Digital asset management is important when you have a plethora of digital files that you need to keep organized. A way to keep them organized is by using catalogs or databases. What are some good examples? In this video, Kevin Ames discusses how to use catalogs and databases to manage your digital assets.
- Catalogs are databases. A catalog is nothing more than information about something put in an organized manner, and that's what a database is. Databases are more accessible than a catalog if you're thinking of a print catalog or a catalog of projects on the web. The database can be queried in many different ways to find exactly what it is a customer or a photographer or someone just looking for a Word document wants to find.
Let's use Lightroom Classic as our example. It can show you everything on your hard drive that you've imported into the database, even if the hard drive is not attached. Now, remember, an import into Lightroom or into any other database, for the most part, is information about the files, not the file itself. Lightroom also supports a proxy workflow. What that means is that any work that's done on a low-res preview of the image, as soon as the hard drive is reconnected, all of those changes are added to the XMP files, or if it's a JPEG or a TIFF file, directly into the header of those files so that when they're opened in other programs like Photoshop or Camera Raw, the information of the edits goes right along with them.
InDesign and Adobe Premiere Pro can work with low-resolution previews and then reconnect to the data, the original files later for packaging for output or for export into a motion picture format. The other thing that's really good about a catalog as a database is that it is a great, great backup. If I lose information about my images, let's say for some reason the original XMP files get corrupt.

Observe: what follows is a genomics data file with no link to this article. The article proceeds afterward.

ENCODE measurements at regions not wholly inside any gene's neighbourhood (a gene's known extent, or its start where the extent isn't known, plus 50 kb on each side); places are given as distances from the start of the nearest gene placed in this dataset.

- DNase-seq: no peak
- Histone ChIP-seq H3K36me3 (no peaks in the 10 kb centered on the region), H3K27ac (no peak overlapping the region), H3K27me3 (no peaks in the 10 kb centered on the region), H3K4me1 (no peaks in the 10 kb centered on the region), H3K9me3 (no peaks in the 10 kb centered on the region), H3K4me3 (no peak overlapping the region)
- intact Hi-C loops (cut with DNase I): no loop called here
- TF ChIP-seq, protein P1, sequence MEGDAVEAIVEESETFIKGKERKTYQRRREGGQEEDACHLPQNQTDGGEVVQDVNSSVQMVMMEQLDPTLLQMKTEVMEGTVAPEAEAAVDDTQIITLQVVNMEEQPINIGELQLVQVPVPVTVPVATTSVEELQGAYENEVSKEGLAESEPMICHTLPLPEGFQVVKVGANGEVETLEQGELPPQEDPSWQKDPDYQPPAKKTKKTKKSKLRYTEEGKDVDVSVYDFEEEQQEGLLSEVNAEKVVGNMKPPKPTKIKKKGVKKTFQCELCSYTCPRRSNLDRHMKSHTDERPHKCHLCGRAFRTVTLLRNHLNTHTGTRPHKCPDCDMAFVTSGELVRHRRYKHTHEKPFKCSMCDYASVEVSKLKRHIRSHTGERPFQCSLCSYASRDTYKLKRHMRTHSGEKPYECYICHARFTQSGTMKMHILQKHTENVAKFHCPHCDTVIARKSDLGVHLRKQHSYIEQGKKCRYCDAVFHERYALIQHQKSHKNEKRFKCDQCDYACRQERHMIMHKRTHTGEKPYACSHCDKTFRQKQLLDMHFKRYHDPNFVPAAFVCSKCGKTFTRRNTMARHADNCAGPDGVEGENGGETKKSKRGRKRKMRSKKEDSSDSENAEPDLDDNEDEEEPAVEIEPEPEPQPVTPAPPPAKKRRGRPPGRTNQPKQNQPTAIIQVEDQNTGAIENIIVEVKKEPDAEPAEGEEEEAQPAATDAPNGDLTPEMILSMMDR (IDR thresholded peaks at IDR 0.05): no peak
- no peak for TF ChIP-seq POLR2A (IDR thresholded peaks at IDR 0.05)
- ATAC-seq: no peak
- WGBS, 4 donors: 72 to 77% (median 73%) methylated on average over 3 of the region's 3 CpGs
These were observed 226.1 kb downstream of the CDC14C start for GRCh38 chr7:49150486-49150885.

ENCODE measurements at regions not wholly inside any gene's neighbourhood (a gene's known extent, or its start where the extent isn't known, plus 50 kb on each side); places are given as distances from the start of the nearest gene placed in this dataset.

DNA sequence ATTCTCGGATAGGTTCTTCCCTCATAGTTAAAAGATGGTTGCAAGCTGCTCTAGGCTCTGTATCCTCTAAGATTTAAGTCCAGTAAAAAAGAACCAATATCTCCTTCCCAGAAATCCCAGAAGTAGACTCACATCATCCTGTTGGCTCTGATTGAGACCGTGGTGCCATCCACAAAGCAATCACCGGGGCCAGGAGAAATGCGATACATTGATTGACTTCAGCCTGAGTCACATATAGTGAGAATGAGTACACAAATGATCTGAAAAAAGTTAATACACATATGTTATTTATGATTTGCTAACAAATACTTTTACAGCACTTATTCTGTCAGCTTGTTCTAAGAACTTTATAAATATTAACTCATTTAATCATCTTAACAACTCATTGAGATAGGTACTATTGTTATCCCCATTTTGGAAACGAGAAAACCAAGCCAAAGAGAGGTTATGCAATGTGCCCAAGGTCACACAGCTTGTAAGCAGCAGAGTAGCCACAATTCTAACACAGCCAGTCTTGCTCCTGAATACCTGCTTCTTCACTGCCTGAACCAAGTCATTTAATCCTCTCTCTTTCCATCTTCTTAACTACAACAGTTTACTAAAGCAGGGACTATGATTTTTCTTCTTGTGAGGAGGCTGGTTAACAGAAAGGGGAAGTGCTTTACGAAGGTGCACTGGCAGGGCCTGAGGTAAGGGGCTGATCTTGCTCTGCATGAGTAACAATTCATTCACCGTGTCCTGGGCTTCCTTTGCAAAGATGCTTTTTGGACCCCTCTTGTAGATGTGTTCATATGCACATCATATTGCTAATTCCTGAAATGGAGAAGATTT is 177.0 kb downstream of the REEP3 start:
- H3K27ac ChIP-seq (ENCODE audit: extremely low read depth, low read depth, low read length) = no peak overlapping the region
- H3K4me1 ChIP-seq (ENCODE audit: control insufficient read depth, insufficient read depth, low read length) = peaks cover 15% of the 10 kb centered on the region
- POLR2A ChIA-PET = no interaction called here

If I have a Lightroom catalog, I can export all of those XMP files back into the original folders, and it does it automatically. I don't have to do it folder by folder. I just select all of the images, tell it to write to the folders, and it sorts it all out automatically. Again, any time I can let a computer sort it out, I'm better off and so are you. Here are some common databases. And let's use the word database also meaning digital asset manager.
Adobe Lightroom, of course, we've spent a lot of time with that. Another program that I've used in the past is Extensis Portfolio. It started out as Aldus Fetch. It was bought by Adobe and then transformed into a professional digital asset manager called Portfolio. The new On1 Photo RAW also has a database component built into it, as does Skylum's Luminar 2018. iTunes is probably the best-known catalog, database, digital asset manager that's common to most of us.
It came about in April of 2003, and before that it was known as SoundJam by Casady and Greene. They were purchased by Apple to make iTunes. And since then, iTunes is managing millions and millions of songs for users around the world. Another professional digital asset manager is Canto Cumulus. It is not only for photography and motion. It's being used worldwide for document management as well.
So, there are a lot of digital asset management tools that really are nothing more than catalogs that are nothing more than databases that we can use to find the things that are important to us digitally.
- What is in a hard drive?
- Formats for hard drives
- Using RAIDs for storing digital files
- Organizing assets
- Using digital asset management tools
- Connecting hard drives
- How often to backup
- Long-term backups